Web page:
Updated at 14:03,08-08-2022

Lukashenko orders to strengthen protection of flora and fauna in Belarus


Lukashenko orders to strengthen protection of flora and fauna in Belarus
Aleksandr Lukashenko and Yuri Tertel
It is necessary to strengthen the protection of flora and fauna in Belarus, Belarusian President Aleksandr Lukashenko said as he met with Yuri Tertel, head of the State Inspectorate for Protection of Flora and Fauna under the President of the Republic of Belarus, to receive his report on 25 July, BelTA has learned.

Aleksandr Lukashenko asked Yuri Tertel what should be done to make the work of the State Inspectorate more efficient and what are the shortcomings in its activities today. Several years ago, when Yuri Tertel was appointed head of the State Inspectorate, the president pointed out to the need to ensure discipline in the agency.

“A military man was put in charge to restore order. Has order been put in place? How will we move forward in this plan?” the head of state asked. “We have to improve the protection of fauna and flora. A green island of nature in the center of Europe should be preserved for the future. There is no pathetics here. We live in greenery (I mean our nature), and we would like our children to live in the same world,” the head of state said.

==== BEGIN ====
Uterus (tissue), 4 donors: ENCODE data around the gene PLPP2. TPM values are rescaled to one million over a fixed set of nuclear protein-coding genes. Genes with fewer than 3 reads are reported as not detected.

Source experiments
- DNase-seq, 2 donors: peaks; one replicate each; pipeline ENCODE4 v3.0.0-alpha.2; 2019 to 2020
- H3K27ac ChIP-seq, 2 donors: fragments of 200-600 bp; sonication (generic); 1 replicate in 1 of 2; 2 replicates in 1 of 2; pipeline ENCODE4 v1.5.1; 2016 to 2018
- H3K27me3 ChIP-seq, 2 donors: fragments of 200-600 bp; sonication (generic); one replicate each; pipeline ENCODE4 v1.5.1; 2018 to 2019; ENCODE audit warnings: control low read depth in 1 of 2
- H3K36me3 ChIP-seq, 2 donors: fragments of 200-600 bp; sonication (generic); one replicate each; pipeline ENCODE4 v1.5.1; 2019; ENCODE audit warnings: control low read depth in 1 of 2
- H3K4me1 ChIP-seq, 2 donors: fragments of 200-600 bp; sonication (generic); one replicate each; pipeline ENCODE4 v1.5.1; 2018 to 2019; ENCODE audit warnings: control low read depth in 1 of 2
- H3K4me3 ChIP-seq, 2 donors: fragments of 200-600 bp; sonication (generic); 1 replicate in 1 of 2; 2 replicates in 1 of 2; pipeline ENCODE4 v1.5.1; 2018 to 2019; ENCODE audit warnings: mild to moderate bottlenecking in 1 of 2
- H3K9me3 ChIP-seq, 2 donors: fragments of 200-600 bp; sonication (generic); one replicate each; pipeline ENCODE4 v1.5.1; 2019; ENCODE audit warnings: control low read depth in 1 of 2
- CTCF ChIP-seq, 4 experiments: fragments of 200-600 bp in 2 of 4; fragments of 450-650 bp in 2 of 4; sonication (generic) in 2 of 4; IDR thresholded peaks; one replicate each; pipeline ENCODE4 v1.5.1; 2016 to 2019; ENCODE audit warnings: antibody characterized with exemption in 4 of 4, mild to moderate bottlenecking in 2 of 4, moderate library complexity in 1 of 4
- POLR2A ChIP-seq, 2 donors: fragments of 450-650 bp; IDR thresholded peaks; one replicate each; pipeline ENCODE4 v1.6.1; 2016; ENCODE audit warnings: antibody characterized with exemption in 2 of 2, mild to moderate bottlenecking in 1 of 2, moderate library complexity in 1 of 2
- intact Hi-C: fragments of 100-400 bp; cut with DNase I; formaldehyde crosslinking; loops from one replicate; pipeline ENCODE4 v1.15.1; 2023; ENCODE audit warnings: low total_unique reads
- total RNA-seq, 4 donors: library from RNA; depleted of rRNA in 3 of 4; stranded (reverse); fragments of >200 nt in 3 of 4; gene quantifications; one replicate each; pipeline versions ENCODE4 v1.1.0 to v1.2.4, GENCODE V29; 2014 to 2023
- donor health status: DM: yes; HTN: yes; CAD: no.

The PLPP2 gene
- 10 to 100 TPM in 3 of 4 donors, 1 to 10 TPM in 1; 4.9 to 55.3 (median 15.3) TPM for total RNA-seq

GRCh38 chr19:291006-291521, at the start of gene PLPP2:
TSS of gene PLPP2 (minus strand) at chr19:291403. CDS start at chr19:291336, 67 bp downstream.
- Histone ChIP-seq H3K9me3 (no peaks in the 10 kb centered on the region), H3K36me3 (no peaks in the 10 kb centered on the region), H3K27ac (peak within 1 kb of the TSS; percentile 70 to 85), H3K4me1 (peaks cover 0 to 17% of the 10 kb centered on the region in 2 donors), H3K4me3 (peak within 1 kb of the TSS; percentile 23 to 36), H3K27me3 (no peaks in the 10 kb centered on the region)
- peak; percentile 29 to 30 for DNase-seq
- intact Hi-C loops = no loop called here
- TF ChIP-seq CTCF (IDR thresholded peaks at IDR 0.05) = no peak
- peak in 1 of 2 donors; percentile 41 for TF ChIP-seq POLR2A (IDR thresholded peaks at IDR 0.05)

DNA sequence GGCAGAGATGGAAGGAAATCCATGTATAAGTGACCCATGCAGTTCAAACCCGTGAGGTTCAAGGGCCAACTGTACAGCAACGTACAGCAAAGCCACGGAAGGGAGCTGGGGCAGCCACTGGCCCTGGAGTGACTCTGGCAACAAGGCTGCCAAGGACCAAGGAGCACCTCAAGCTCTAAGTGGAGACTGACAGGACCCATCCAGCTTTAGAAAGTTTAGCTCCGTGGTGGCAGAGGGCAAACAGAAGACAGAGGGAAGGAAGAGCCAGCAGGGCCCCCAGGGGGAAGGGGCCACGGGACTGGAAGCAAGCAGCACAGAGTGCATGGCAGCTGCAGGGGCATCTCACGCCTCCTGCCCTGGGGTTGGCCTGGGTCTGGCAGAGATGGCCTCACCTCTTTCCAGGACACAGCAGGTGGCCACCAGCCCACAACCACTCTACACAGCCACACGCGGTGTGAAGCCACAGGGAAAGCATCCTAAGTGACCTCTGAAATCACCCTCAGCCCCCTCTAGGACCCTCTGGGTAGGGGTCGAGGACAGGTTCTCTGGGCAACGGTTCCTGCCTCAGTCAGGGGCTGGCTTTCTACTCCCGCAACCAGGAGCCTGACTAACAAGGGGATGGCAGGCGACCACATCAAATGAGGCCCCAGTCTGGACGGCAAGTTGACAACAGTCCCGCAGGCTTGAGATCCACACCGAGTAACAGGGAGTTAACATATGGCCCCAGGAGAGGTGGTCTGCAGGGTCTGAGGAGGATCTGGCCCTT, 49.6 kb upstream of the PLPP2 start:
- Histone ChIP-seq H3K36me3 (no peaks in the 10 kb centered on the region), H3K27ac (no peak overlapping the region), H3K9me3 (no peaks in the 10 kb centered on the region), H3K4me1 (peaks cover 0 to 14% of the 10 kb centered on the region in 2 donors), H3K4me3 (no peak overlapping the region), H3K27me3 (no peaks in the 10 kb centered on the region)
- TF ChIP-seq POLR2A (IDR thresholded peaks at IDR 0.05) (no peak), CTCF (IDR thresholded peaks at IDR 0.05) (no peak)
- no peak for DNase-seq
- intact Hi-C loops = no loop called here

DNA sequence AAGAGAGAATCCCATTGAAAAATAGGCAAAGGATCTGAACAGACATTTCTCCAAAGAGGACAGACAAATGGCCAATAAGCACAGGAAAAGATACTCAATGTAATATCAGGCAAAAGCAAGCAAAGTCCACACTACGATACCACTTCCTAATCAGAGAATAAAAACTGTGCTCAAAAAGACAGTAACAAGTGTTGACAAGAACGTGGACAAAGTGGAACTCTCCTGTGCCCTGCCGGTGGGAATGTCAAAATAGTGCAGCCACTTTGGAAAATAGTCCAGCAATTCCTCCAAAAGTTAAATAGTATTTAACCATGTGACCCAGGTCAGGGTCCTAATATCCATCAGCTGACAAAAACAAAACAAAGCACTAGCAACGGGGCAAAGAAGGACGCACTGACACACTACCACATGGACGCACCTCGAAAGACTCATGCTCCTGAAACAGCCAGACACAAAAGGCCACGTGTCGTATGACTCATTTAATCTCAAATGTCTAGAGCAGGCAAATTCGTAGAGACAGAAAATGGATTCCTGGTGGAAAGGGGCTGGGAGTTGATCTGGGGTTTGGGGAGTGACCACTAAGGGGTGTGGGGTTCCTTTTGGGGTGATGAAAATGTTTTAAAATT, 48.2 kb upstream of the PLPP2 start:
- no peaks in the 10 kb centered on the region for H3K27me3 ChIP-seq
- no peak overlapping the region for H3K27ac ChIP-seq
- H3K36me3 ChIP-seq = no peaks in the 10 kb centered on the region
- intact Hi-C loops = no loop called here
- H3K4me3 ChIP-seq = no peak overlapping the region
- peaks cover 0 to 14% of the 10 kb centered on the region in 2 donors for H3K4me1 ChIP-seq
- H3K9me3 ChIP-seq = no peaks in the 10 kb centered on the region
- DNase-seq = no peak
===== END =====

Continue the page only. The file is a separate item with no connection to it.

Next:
Aleksandr Lukashenko took special notice of the reproduction of forests: “Have you taken this issue under control?”

“You have some 550 people there, don't you?” the president asked.

“549”, Yuri Tertel specified.

“You cannot cover the country with such numbers. And we will not be able to increase these numbers, especially now. There is no time for that. But we have to increase efficiency through new forms and methods of work. What do you have to offer? What is necessary to be done for this purpose?” the head of state asked.

According to Yuri Tertel, the State Inspectorate is now working to implement the instructions given several years ago when he was appointed to this post. First of all, close attention was paid to the instructions concerning the personnel, and order in the agency. “We have taken serious measures in this direction. You were absolutely right: there was total disorder and negligence,” he said.

Rather harsh measures had to be taken in this regard. Thirty-seven employees were fired, including 26 executives of regional and interdistrict inspectorates. About eight dozen more employees had to be dismissed on the expiration of their contracts or for other reasons.